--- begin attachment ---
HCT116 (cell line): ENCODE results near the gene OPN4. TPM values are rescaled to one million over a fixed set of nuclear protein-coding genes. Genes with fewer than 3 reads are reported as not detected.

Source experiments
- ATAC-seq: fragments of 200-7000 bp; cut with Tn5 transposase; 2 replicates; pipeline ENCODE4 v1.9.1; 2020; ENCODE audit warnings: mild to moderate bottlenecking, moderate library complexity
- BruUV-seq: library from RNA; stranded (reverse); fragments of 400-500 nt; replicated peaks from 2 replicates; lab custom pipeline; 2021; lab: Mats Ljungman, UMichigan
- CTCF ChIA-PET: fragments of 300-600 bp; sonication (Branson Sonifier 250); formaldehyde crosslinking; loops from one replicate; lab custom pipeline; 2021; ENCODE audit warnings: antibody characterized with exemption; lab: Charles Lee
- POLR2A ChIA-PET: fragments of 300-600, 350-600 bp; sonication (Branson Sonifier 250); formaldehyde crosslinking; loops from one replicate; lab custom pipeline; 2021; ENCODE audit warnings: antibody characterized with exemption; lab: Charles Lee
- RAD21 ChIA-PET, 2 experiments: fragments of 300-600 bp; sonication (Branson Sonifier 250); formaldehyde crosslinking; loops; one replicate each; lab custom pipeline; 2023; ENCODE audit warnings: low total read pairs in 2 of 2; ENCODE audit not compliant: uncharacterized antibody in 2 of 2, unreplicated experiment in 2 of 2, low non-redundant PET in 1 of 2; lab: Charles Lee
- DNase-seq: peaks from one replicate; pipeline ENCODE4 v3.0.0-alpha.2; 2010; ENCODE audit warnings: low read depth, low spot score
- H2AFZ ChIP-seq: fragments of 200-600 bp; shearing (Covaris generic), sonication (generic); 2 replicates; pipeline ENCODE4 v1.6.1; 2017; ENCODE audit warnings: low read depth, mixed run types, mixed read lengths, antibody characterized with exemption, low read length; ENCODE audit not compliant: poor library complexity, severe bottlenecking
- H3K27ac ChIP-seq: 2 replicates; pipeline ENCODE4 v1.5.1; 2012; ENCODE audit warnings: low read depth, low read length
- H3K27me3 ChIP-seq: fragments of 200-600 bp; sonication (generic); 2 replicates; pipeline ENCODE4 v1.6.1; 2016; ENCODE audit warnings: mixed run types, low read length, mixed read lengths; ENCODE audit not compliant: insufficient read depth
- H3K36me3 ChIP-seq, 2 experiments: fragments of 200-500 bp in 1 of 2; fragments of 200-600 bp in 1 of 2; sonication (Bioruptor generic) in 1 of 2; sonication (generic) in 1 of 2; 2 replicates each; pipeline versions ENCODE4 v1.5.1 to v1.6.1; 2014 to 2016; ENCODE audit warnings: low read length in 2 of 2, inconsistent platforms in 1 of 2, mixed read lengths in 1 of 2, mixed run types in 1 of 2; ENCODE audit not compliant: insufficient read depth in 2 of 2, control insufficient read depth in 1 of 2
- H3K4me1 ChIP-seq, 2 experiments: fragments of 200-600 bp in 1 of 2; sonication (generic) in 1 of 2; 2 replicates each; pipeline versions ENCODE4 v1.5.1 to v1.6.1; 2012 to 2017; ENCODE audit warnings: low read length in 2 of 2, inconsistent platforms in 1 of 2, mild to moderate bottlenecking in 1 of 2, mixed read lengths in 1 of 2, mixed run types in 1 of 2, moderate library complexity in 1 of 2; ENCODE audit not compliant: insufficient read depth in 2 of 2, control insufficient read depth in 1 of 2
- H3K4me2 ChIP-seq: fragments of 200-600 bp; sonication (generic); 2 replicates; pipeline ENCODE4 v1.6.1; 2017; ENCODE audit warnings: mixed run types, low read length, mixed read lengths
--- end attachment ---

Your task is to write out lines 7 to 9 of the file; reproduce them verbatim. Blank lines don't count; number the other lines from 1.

- RAD21 ChIA-PET, 2 experiments: fragments of 300-600 bp; sonication (Branson Sonifier 250); formaldehyde crosslinking; loops; one replicate each; lab custom pipeline; 2023; ENCODE audit warnings: low total read pairs in 2 of 2; ENCODE audit not compliant: uncharacterized antibody in 2 of 2, unreplicated experiment in 2 of 2, low non-redundant PET in 1 of 2; lab: Charles Lee
- DNase-seq: peaks from one replicate; pipeline ENCODE4 v3.0.0-alpha.2; 2010; ENCODE audit warnings: low read depth, low spot score
- H2AFZ ChIP-seq: fragments of 200-600 bp; shearing (Covaris generic), sonication (generic); 2 replicates; pipeline ENCODE4 v1.6.1; 2017; ENCODE audit warnings: low read depth, mixed run types, mixed read lengths, antibody characterized with exemption, low read length; ENCODE audit not compliant: poor library complexity, severe bottlenecking